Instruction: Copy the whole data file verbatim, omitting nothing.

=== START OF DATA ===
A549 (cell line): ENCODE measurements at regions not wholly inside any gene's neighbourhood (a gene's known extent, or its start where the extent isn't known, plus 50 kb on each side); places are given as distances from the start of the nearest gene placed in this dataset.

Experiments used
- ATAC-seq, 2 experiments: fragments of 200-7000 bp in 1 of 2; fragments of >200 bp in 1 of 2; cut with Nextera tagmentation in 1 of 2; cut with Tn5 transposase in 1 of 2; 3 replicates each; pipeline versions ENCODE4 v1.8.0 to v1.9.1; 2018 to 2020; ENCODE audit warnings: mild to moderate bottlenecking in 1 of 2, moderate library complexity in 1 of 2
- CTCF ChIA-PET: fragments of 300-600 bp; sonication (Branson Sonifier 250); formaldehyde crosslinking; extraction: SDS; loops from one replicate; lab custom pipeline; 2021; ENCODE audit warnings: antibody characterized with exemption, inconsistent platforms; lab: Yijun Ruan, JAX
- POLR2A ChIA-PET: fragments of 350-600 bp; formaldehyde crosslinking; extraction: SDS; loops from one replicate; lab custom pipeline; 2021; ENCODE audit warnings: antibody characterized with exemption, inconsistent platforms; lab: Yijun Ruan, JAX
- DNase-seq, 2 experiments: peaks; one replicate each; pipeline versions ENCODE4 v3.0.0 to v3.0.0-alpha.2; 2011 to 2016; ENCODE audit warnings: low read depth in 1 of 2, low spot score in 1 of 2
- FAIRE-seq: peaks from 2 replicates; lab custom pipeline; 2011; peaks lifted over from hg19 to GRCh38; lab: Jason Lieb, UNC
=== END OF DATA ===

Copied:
A549 (cell line): ENCODE measurements at regions not wholly inside any gene's neighbourhood (a gene's known extent, or its start where the extent isn't known, plus 50 kb on each side); places are given as distances from the start of the nearest gene placed in this dataset.

Experiments used
- ATAC-seq, 2 experiments: fragments of 200-7000 bp in 1 of 2; fragments of >200 bp in 1 of 2; cut with Nextera tagmentation in 1 of 2; cut with Tn5 transposase in 1 of 2; 3 replicates each; pipeline versions ENCODE4 v1.8.0 to v1.9.1; 2018 to 2020; ENCODE audit warnings: mild to moderate bottlenecking in 1 of 2, moderate library complexity in 1 of 2
- CTCF ChIA-PET: fragments of 300-600 bp; sonication (Branson Sonifier 250); formaldehyde crosslinking; extraction: SDS; loops from one replicate; lab custom pipeline; 2021; ENCODE audit warnings: antibody characterized with exemption, inconsistent platforms; lab: Yijun Ruan, JAX
- POLR2A ChIA-PET: fragments of 350-600 bp; formaldehyde crosslinking; extraction: SDS; loops from one replicate; lab custom pipeline; 2021; ENCODE audit warnings: antibody characterized with exemption, inconsistent platforms; lab: Yijun Ruan, JAX
- DNase-seq, 2 experiments: peaks; one replicate each; pipeline versions ENCODE4 v3.0.0 to v3.0.0-alpha.2; 2011 to 2016; ENCODE audit warnings: low read depth in 1 of 2, low spot score in 1 of 2
- FAIRE-seq: peaks from 2 replicates; lab custom pipeline; 2011; peaks lifted over from hg19 to GRCh38; lab: Jason Lieb, UNC